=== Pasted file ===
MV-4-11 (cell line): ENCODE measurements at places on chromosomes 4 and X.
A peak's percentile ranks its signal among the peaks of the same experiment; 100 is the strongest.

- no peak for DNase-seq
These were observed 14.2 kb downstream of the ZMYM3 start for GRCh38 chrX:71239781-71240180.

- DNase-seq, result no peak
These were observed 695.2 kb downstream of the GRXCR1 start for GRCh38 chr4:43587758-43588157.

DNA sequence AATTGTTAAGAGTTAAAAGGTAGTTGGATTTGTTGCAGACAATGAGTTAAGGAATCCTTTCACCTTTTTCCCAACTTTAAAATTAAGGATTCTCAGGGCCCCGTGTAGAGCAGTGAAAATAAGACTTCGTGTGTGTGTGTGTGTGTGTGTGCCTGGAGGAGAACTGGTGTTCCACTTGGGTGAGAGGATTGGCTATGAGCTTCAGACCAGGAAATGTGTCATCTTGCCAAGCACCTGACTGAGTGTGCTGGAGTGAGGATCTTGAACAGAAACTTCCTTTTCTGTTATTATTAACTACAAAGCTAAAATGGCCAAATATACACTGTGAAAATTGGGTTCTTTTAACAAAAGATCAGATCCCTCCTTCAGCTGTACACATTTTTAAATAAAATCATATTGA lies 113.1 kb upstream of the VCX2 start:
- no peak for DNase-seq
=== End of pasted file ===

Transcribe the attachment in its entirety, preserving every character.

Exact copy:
MV-4-11 (cell line): ENCODE measurements at places on chromosomes 4 and X.
A peak's percentile ranks its signal among the peaks of the same experiment; 100 is the strongest.

- no peak for DNase-seq
These were observed 14.2 kb downstream of the ZMYM3 start for GRCh38 chrX:71239781-71240180.

- DNase-seq, result no peak
These were observed 695.2 kb downstream of the GRXCR1 start for GRCh38 chr4:43587758-43588157.

DNA sequence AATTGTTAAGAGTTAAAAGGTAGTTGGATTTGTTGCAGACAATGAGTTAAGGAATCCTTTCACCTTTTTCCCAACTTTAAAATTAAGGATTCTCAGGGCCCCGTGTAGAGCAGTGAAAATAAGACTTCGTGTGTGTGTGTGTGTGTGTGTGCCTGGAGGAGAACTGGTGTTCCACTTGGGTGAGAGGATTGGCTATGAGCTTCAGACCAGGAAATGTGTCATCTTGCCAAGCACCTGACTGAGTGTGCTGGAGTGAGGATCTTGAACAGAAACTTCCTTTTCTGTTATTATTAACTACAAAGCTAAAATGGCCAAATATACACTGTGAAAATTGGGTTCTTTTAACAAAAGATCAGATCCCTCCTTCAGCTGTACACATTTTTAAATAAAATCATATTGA lies 113.1 kb upstream of the VCX2 start:
- no peak for DNase-seq